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AI Technology Predicts Risk of Progression of Macular Degeneration

Scientists at New York Eye and Ear Infirmary of Mount Sinai (NYEE) have developed a new artificial intelligence (AI) algorithm that can precisely, quickly identify age-related macular degeneration (AMD), a principal cause of vision loss in the United States.

AMD is characterized by the deterioration of the central region of the retina known as the macula—the location of central vision—causing a blurry vision that can significantly worsen over time.

The new study published in the April/May issue of Translational Vision Science and Technology is the first to illustrate that AI technology might help doctors to estimate the risk of progression of AMD and its intensity, which can make patients seek earlier medical treatment and save their eyesight.

We are excited to have built a deep-learning form of AI that can be trained to match the performance of a human expert to accurately diagnose AMD grade and stage based on scanning retinal photographs, without using other information. This is an important step in identifying those at risk for late-stage AMD and may allow them to get quick referral to an eye specialist for timely, preventive treatment.

R. Theodore Smith, Study Lead Researcher, MD, PhD, Professor of Ophthalmology, Icahn School of Medicine, Mount Sinai

Smith continued, “This algorithm can easily be applied in the ophthalmology telemedicine landscape as the practice of medicine transforms under the impact of the COVID pandemic to embrace ‘medicine at a distance’. For example, our large ambulatory facilities can strategically place teleophthalmology kiosks with inexpensive cameras that take these retinal images to screen underserved populations for AMD.”

The AI algorithm would instantly generate results, so patients get immediate diagnosis, and if they need additional care, they could have a same-day follow-up at a nearby ophthalmic center,” added Smith.

This may become an important and cost-effective tool for high-risk or low-income groups who may not have direct or frequent access to eye screening, as early detection is critical to preventing AMD. This will not only aid in quick diagnosis, but help to close gaps in health disparities.

R. Theodore Smith, Study Lead Researcher, MD, PhD, Professor of Ophthalmology, Icahn School of Medicine, Mount Sinai

At NYEE, researchers designed deep-learning AI screening and prediction models by making use of data from the Age Related Eye Disease Study, a long-time, wider study on AMD of more than 15 years, funded by the National Institutes of Health. Patients aged between 55 and 80 years were classified into categories for early, intermediate, advanced, late, or normal AMD.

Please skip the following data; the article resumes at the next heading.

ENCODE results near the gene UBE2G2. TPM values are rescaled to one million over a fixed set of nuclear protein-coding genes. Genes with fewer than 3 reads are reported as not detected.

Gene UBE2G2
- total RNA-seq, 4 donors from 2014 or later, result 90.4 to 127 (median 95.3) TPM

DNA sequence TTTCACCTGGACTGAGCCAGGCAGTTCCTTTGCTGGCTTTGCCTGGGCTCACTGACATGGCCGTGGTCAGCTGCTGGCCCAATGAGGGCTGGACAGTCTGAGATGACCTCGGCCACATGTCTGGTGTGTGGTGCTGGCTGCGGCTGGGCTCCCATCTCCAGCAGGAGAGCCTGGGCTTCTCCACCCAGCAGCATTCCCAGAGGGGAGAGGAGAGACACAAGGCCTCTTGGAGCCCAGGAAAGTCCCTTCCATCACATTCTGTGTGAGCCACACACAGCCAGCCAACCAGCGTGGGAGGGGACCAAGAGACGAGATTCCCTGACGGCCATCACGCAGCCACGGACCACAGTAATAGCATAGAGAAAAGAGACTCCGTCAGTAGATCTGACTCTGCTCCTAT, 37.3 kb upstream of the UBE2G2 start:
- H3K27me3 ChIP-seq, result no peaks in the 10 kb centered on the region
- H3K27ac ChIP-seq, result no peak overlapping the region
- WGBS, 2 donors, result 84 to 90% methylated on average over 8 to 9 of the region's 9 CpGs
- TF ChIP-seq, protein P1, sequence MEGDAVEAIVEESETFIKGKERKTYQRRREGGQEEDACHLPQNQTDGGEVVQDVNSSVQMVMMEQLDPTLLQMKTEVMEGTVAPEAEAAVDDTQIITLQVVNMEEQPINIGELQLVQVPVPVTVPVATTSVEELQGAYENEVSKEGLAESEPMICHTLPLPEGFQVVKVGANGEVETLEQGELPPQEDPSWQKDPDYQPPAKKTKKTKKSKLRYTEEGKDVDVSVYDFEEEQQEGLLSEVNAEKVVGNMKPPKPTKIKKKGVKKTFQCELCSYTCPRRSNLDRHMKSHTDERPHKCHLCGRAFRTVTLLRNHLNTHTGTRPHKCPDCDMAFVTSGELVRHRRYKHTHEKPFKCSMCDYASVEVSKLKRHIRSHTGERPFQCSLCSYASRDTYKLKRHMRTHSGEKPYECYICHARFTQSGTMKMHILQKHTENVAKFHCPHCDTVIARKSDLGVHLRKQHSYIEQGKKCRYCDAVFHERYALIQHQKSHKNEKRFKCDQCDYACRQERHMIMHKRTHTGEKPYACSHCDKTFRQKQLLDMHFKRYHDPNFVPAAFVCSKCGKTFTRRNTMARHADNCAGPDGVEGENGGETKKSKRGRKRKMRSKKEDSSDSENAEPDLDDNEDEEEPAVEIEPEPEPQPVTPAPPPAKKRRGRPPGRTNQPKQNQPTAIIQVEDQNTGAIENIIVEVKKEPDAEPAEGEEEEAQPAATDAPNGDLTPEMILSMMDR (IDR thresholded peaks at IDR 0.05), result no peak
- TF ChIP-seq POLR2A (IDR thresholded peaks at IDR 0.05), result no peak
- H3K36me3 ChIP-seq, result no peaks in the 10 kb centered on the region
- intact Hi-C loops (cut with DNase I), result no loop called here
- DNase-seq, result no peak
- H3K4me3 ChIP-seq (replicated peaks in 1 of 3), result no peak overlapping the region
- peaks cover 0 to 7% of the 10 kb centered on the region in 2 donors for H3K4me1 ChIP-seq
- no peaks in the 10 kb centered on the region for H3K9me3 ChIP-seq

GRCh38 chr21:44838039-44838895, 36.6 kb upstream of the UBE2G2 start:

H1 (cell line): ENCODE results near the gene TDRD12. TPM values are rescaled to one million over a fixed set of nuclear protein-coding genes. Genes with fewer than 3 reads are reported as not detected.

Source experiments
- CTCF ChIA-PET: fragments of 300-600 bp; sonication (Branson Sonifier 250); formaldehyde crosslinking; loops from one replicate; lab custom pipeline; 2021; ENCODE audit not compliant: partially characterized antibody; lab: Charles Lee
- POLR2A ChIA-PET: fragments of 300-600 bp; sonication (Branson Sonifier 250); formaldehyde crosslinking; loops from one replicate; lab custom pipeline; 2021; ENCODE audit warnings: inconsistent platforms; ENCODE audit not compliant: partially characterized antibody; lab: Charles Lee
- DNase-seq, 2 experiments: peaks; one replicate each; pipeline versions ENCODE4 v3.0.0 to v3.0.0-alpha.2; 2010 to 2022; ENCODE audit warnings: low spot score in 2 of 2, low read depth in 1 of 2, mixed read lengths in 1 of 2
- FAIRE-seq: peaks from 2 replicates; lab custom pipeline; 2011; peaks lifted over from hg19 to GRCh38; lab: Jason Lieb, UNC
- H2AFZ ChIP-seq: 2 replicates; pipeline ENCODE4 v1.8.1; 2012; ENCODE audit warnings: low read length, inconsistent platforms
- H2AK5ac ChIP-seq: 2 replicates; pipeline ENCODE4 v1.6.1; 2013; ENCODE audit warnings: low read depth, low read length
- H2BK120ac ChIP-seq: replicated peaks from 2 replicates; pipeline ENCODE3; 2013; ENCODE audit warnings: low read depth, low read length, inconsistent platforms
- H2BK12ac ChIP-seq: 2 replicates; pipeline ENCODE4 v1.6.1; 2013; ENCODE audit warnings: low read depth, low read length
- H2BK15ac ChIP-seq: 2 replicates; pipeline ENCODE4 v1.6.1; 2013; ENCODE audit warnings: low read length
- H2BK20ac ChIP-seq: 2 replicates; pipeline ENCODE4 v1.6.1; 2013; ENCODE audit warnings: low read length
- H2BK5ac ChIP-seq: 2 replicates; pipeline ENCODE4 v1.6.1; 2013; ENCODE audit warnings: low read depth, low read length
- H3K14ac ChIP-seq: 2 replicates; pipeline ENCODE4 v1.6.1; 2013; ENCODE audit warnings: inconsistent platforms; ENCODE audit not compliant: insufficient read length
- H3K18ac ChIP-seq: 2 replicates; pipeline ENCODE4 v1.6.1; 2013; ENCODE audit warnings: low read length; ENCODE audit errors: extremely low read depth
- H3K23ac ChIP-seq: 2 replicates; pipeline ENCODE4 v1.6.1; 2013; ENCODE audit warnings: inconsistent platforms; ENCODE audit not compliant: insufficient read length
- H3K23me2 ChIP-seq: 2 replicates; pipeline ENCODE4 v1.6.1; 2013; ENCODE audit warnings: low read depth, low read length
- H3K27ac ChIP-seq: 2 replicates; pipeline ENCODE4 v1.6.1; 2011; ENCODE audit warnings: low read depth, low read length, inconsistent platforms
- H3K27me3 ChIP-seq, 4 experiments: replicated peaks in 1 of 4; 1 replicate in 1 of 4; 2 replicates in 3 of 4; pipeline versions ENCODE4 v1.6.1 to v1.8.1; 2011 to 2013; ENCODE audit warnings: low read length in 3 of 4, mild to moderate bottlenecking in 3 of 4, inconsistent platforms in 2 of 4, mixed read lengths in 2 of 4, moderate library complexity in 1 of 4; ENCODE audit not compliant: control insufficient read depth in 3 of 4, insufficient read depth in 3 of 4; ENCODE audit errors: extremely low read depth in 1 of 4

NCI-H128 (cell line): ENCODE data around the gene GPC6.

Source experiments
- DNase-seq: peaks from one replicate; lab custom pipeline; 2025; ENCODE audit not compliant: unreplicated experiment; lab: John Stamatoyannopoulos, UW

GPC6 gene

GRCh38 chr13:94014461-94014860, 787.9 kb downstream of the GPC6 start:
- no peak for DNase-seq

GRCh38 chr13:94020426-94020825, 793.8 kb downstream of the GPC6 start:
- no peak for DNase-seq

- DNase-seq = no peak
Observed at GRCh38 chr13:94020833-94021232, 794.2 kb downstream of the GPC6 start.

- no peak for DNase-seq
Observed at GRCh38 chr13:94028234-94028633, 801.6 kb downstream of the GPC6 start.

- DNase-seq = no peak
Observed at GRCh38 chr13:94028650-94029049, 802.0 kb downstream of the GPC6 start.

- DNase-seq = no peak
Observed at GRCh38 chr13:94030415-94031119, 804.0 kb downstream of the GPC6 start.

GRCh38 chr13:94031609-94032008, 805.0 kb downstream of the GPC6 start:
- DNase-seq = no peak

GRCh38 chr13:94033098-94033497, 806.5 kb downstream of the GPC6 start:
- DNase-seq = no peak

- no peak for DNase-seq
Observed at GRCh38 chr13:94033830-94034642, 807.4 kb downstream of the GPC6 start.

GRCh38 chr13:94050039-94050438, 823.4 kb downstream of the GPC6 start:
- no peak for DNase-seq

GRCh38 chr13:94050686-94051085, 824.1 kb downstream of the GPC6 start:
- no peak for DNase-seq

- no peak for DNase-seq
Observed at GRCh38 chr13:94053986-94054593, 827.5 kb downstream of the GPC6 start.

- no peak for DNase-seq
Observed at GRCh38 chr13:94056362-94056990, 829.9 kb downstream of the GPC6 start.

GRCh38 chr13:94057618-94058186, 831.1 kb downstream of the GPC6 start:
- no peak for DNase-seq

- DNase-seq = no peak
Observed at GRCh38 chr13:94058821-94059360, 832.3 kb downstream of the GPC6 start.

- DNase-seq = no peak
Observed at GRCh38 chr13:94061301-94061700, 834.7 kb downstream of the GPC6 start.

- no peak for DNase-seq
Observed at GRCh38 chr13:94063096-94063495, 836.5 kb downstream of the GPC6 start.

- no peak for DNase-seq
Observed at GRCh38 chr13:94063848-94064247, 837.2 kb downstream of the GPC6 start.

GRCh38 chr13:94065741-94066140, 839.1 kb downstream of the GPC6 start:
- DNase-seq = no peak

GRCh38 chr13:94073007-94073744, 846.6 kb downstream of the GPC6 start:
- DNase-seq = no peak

For screening purposes, the researchers selected 116,875 color fundus photos (images capturing the eye’s inner surface) from 4,139 participants. They trained the algorithm to group them as “early,” “advanced,” “intermediate,” or “no” AMD along a 12-level severity scale to compare the results of human experts. In general, the algorithm achieved 98% precision while matching the decisions of experts.

Furthermore, the scientists at Mount Sinai combined the intensity scores with the patients’ sociodemographic clinical data (such as gender, age, and medical history like diet, diabetes or cardiac illness, and tobacco use) and other imaging data using a second algorithm to estimate AMD progression, particularly the risk of advancing to late AMD within a year or two.

The researchers trained and verified the predictive learning model on 901 patients who had disease progression within a year, 923 participants who had progression within two years, and 2,840 patients who did not show any progression within two years.

Furthermore, the AI model refined the risk of advancement to late AMD so that scientists were able to estimate the accurate type of progression of late AMD—either wet or dry. Dry AMD forms more gradually; layers of the macula get increasingly thin and lose their function. In the case of wet AMD, which is faster, abnormal blood vessels develop behind the retina and start leaking.

According to Smith, “The prediction program will produce a report that can help eye doctors counsel AMD patients on their risk for progression based on their retinal photographs and other lifestyle (diet and smoking) and demographic variables: age, gender, and medical history.”

Smith added, “The ophthalmologist can then recommend changes in modifiable factors in consultation with family and the primary care physician, and patients at high risk can be followed up with sooner.”

The proposed noninvasive technology thus proceeds in two steps: we first screen high volumes of patients in the community to find the at-risk patients with intermediate and advanced AMD for referral to an ophthalmologist, and second, we help the eye doctor manage these patients by predicting if they will develop late AMD in one to two years.

R. Theodore Smith, Study Lead Researcher, MD, PhD, Professor of Ophthalmology, Icahn School of Medicine, Mount Sinai

This can allow screening to take place more efficiently and cost-effectively in primary care clinics, with detection of a much smaller at-risk group for referral to specialty care,” concluded Smith.

The algorithm has been tested by the NYEE for detection and staging of AMD in its eye clinics and has obtained positive results. The scientists believe that once these systems are ready for extensive use with automatic, affordable cameras at primary care facilities, patients will gain access to rapid, non-invasive screening for the blinding eye disease.

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